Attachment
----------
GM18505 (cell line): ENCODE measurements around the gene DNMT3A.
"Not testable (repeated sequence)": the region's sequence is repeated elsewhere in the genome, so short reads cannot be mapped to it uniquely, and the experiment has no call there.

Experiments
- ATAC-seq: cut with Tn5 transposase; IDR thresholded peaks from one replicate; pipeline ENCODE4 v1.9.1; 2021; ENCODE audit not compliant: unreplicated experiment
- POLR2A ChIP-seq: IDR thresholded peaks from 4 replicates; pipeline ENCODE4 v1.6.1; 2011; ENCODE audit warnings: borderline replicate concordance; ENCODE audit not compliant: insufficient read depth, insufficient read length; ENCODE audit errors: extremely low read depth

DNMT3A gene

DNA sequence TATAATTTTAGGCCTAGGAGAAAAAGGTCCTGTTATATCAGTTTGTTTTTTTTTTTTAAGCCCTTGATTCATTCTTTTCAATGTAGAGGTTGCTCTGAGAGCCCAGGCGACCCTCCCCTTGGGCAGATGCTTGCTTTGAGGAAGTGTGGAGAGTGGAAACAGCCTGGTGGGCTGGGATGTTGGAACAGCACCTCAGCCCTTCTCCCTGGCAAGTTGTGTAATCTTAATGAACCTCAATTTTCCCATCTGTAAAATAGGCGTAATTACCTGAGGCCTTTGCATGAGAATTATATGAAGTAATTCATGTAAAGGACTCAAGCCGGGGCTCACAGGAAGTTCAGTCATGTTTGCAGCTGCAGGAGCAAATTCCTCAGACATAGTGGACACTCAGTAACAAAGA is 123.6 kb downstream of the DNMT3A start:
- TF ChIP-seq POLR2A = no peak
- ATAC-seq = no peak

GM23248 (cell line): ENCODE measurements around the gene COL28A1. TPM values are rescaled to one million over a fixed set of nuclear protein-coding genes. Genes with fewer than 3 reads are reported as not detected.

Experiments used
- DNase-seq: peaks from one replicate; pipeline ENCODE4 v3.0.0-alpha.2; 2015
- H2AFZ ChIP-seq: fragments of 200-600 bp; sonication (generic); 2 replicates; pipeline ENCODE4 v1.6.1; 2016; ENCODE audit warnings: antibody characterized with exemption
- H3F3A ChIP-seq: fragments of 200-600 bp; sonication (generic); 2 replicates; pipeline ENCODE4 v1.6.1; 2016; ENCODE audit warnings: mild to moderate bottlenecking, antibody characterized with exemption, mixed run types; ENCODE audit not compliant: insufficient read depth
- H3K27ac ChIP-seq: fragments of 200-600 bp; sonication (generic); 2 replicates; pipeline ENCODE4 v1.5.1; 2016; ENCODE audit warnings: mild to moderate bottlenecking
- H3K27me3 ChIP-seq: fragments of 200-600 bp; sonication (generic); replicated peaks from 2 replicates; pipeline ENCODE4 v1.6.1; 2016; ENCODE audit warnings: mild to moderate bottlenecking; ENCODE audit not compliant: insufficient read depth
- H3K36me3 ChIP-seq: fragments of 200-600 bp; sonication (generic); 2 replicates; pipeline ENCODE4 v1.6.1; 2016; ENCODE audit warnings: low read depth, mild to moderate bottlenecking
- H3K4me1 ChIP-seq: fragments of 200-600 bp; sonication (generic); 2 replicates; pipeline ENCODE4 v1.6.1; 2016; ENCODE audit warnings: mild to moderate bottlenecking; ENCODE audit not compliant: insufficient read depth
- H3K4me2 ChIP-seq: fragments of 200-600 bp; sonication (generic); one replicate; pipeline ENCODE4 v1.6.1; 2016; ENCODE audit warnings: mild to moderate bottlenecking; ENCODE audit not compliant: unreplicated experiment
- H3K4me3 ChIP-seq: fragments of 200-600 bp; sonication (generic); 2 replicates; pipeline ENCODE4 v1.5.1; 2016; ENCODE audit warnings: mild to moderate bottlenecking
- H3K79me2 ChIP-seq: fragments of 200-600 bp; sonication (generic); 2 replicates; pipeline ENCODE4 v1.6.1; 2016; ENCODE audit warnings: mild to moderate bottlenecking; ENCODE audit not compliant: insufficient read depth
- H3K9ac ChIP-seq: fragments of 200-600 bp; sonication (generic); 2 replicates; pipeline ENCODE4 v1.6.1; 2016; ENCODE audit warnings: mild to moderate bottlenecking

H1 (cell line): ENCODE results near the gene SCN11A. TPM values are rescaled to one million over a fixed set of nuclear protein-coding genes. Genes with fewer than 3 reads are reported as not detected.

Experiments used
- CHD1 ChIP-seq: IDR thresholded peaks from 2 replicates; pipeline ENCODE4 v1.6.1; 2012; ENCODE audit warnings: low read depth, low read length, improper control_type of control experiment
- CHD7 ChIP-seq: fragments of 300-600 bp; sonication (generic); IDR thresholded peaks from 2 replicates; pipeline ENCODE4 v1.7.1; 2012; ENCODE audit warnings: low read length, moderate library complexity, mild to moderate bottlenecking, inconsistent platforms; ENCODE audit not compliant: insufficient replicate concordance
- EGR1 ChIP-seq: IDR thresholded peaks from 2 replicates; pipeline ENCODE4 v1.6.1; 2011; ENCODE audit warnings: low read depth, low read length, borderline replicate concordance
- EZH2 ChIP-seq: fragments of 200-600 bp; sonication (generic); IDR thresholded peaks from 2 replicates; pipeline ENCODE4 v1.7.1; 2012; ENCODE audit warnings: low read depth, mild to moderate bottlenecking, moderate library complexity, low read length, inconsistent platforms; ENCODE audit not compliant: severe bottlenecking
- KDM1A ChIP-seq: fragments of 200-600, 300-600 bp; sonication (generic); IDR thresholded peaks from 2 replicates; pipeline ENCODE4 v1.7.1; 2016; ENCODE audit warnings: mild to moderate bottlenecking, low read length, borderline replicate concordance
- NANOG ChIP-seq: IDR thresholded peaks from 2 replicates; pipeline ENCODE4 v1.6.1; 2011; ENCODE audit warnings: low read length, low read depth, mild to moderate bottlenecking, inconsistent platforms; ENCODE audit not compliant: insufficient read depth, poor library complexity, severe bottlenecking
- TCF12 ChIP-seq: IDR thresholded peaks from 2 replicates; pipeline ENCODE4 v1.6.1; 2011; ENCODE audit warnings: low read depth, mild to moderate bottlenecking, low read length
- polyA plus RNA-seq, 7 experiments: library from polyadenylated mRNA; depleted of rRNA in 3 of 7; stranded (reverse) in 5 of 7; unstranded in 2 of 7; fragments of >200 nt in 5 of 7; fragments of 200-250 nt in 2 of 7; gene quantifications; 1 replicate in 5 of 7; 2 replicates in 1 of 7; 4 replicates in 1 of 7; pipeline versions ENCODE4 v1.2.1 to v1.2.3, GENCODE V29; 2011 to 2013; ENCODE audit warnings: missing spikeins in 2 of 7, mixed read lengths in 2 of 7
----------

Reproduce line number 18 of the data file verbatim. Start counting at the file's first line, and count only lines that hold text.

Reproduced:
- H3K4me1 ChIP-seq: fragments of 200-600 bp; sonication (generic); 2 replicates; pipeline ENCODE4 v1.6.1; 2016; ENCODE audit warnings: mild to moderate bottlenecking; ENCODE audit not compliant: insufficient read depth